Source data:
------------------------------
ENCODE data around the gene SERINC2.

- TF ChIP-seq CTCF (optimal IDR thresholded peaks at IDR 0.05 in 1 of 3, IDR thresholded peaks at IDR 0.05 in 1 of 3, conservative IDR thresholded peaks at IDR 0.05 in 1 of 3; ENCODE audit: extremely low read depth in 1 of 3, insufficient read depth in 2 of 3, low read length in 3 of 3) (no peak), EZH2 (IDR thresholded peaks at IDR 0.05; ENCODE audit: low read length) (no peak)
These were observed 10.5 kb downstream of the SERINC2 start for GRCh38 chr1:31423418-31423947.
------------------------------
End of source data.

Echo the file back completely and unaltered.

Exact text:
ENCODE data around the gene SERINC2.

- TF ChIP-seq CTCF (optimal IDR thresholded peaks at IDR 0.05 in 1 of 3, IDR thresholded peaks at IDR 0.05 in 1 of 3, conservative IDR thresholded peaks at IDR 0.05 in 1 of 3; ENCODE audit: extremely low read depth in 1 of 3, insufficient read depth in 2 of 3, low read length in 3 of 3) (no peak), EZH2 (IDR thresholded peaks at IDR 0.05; ENCODE audit: low read length) (no peak)
These were observed 10.5 kb downstream of the SERINC2 start for GRCh38 chr1:31423418-31423947.